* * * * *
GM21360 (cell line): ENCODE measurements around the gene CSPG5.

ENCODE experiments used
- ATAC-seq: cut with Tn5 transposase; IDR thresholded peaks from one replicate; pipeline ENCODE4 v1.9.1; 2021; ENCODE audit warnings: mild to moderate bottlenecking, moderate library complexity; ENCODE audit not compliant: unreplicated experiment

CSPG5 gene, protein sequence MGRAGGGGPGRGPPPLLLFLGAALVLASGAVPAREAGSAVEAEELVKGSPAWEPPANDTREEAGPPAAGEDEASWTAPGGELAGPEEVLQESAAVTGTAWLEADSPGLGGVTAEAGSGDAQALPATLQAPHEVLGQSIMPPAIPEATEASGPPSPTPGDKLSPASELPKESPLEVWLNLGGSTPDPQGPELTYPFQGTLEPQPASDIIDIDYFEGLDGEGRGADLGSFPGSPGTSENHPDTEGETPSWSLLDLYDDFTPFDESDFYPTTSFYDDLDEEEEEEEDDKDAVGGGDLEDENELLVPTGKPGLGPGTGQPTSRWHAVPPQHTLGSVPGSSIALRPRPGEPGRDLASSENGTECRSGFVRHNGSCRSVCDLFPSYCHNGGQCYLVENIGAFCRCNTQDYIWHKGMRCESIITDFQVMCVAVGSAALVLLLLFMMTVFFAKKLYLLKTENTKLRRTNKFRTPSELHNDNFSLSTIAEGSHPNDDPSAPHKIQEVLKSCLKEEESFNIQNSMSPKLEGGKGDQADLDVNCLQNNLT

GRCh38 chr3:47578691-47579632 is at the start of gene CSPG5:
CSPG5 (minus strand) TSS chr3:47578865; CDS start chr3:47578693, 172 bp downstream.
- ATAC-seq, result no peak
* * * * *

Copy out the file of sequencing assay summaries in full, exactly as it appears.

GM21360 (cell line): ENCODE measurements around the gene CSPG5.

ENCODE experiments used
- ATAC-seq: cut with Tn5 transposase; IDR thresholded peaks from one replicate; pipeline ENCODE4 v1.9.1; 2021; ENCODE audit warnings: mild to moderate bottlenecking, moderate library complexity; ENCODE audit not compliant: unreplicated experiment

CSPG5 gene, protein sequence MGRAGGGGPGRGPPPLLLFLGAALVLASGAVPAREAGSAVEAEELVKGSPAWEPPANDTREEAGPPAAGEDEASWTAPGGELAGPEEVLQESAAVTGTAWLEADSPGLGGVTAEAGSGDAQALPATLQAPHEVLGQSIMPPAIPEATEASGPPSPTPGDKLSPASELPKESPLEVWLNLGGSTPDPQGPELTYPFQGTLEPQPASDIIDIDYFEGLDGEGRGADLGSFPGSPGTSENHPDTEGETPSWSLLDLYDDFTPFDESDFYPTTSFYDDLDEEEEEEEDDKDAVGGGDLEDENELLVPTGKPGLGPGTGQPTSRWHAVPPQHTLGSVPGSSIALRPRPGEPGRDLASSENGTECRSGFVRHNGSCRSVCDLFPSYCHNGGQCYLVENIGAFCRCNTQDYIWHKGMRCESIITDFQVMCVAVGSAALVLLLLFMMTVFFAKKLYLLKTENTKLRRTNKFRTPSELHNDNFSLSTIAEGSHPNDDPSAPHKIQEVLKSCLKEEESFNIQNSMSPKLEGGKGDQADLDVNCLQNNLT

GRCh38 chr3:47578691-47579632 is at the start of gene CSPG5:
CSPG5 (minus strand) TSS chr3:47578865; CDS start chr3:47578693, 172 bp downstream.
- ATAC-seq, result no peak